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dc.contributor.authorMurphy, Jessica Elizabethen_US
dc.date.accessioned2018-02-20T15:37:28Z
dc.date.issued2017
dc.identifier.urihttps://hdl.handle.net/2144/27081
dc.description.abstractBACKGROUND: Professional interpreters improve care for limited English proficient patients but are underused. Study Design: Mixed methods study evaluating effectiveness and implementation of a rooming protocol to screen patients for language needs and call interpreters OBJECTIVE: Examine barriers and facilitators to protocol implementation and effectiveness to increase interpreter use METHODS: Provider surveys explored baseline and post-implementation attitudes. Simple and multiple logistic regression analyses examined the impact of practicing in the pilot clinics versus comparison clinics on post-implementation responses. Medical Assistants and providers were interviewed regarding barriers and facilitators to implementation. Interview analysis used modified grounded theory. Trends in the number of telephone interpreter calls were examined to determine protocol effectiveness. RESULTS: Context themes included having established teams and workflows; transitioning to a new interpreter vendor; and challenges incorporating the workflow, including providers’ tardiness and clinic understaffing. Evidence themes included beliefs that the protocol improved the patient experience but otherwise mixed responses; preferring live interpreters; and limited buy-in to language screening. Facilitation themes included Medical Assistants needing more support. Providers in the pilot clinics versus comparison clinics had significantly higher odds of positive responses on post-implementation survey questions regarding satisfaction with care (OR 5.3) and communication (OR 6.7). Implementation did not increase the number of telephone interpreter calls in the pilot clinics. CONCLUSION: Ineffectiveness of the protocol was likely due to inconsistent implementation. The protocol may improve patient care but context limited implementation success. The limited buy-in to language screening raises questions about how to better identify patient language needs.en_US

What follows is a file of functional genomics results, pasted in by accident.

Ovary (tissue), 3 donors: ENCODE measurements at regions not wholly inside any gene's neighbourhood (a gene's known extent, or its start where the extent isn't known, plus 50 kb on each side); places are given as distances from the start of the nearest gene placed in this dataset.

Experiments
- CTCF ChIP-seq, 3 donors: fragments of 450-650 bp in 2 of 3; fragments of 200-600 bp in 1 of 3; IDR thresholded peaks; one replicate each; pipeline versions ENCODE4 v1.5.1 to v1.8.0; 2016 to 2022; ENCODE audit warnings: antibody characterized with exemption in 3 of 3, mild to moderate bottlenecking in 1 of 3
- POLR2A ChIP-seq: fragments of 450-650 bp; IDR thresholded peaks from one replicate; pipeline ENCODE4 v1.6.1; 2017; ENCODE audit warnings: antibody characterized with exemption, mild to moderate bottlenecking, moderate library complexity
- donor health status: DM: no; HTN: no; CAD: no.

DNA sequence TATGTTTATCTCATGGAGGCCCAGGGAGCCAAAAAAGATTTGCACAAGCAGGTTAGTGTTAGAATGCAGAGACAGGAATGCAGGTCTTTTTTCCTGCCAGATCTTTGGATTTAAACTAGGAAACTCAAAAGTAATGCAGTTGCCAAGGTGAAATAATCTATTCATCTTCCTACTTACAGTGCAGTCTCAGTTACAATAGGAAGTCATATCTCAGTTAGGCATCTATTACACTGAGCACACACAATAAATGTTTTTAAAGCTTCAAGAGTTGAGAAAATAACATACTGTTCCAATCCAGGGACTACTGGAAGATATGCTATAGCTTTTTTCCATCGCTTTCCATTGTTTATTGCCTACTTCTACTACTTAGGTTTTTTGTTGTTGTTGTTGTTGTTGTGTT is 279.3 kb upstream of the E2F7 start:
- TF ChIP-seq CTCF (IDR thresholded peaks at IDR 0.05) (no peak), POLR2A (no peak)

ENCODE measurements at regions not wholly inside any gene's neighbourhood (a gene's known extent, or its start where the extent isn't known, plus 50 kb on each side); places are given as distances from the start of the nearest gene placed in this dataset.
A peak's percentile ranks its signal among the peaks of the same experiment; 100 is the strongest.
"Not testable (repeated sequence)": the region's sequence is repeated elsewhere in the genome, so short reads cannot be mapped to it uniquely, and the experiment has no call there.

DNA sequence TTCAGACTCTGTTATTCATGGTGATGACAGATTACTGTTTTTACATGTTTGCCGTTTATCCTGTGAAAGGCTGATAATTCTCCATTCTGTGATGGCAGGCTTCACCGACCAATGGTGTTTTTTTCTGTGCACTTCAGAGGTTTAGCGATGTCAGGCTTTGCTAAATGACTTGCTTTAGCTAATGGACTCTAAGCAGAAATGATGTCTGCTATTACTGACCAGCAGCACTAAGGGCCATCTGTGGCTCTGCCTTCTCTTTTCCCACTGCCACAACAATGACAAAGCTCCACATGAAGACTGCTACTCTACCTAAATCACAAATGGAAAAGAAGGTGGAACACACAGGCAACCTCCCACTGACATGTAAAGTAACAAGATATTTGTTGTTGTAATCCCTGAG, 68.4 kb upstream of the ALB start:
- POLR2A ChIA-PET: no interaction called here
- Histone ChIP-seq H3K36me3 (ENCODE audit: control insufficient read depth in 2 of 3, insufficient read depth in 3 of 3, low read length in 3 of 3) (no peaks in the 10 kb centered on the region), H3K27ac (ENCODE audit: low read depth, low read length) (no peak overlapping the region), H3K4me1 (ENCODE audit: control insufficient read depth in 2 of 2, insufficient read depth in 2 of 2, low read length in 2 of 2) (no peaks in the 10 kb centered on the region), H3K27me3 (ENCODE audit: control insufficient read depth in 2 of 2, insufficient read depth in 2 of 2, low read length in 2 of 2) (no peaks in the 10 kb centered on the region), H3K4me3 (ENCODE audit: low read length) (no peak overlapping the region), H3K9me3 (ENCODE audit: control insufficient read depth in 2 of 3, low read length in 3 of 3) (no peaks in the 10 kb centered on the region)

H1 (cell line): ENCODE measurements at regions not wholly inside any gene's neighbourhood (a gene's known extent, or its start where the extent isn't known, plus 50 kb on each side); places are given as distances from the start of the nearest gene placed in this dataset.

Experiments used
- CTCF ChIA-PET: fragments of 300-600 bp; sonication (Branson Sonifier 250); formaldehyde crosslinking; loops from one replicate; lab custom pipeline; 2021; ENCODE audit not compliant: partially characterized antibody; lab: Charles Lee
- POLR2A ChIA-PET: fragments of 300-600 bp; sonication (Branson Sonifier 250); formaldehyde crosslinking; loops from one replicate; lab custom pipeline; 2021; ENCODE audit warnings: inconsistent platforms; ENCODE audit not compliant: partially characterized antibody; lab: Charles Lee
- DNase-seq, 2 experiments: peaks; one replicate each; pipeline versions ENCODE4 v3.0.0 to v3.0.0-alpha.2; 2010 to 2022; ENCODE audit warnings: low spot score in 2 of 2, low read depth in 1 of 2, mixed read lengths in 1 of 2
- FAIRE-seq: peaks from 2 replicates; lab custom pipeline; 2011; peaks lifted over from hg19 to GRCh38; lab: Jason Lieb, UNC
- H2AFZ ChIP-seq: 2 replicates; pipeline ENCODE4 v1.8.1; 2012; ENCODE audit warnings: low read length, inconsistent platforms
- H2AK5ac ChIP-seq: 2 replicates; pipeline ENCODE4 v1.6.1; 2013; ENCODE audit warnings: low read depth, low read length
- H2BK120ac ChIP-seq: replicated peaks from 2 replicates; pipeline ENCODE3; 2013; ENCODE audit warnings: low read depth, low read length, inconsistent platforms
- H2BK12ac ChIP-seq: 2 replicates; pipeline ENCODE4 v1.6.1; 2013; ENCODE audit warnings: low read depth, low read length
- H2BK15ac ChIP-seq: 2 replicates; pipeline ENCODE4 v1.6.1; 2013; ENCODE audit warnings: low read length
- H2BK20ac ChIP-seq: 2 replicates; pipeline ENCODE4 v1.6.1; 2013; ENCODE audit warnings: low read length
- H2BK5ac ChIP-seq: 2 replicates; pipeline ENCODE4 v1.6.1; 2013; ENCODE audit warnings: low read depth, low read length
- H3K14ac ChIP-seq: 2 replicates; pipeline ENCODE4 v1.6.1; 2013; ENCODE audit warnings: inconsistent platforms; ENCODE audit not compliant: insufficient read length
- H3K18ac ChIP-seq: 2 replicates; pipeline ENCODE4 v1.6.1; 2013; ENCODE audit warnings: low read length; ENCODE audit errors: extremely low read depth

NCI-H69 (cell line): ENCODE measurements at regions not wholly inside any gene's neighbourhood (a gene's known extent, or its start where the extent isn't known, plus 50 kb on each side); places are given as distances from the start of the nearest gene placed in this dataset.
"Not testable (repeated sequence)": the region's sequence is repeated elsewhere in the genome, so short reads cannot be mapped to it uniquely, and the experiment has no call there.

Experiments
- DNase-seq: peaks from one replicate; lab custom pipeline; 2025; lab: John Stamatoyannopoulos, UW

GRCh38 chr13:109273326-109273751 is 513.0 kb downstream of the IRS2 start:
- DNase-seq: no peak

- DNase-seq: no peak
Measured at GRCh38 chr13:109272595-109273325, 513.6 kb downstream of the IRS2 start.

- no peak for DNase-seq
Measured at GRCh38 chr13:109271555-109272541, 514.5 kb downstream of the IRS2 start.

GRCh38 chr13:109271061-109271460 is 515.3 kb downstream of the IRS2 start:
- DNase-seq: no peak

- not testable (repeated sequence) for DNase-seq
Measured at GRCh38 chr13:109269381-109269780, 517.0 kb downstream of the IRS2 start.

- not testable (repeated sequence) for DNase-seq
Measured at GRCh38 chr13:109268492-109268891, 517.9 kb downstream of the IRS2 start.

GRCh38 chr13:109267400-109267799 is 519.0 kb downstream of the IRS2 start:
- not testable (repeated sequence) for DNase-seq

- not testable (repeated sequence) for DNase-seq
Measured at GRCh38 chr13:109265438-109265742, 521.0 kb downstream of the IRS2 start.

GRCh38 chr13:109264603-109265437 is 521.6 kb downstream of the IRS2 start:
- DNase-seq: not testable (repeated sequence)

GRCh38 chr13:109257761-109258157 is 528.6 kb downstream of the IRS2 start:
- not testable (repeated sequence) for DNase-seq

dc.language.isoen_US
dc.subjectHealth sciencesen_US
dc.subjectCommunication barriersen_US
dc.subjectImplementationen_US
dc.subjectLimited English proficiencyen_US
dc.subjectPilot studyen_US
dc.titleTranslating evidence on medical interpreters into practice: identifying and addressing language needs in primary careen_US
dc.typeThesis/Dissertationen_US
dc.date.updated2017-11-08T20:17:11Z
dc.description.embargo2019-11-08T00:00:00Z
etd.degree.nameMaster of Scienceen_US
etd.degree.levelmastersen_US
etd.degree.disciplineHealth Services Researchen_US
etd.degree.grantorBoston Universityen_US


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